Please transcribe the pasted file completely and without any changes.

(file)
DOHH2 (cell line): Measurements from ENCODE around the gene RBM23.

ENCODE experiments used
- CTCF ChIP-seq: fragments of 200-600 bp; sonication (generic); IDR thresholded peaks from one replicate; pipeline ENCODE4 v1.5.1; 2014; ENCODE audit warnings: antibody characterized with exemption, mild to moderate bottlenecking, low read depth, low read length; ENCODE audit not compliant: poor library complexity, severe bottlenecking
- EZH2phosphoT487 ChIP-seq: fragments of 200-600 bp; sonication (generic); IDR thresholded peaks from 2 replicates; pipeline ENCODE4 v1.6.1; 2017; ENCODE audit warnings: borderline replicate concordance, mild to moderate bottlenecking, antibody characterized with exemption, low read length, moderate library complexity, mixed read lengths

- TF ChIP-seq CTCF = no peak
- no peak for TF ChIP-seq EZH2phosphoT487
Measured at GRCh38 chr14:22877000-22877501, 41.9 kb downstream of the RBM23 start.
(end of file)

DOHH2 (cell line): Measurements from ENCODE around the gene RBM23.

ENCODE experiments used
- CTCF ChIP-seq: fragments of 200-600 bp; sonication (generic); IDR thresholded peaks from one replicate; pipeline ENCODE4 v1.5.1; 2014; ENCODE audit warnings: antibody characterized with exemption, mild to moderate bottlenecking, low read depth, low read length; ENCODE audit not compliant: poor library complexity, severe bottlenecking
- EZH2phosphoT487 ChIP-seq: fragments of 200-600 bp; sonication (generic); IDR thresholded peaks from 2 replicates; pipeline ENCODE4 v1.6.1; 2017; ENCODE audit warnings: borderline replicate concordance, mild to moderate bottlenecking, antibody characterized with exemption, low read length, moderate library complexity, mixed read lengths

- TF ChIP-seq CTCF = no peak
- no peak for TF ChIP-seq EZH2phosphoT487
Measured at GRCh38 chr14:22877000-22877501, 41.9 kb downstream of the RBM23 start.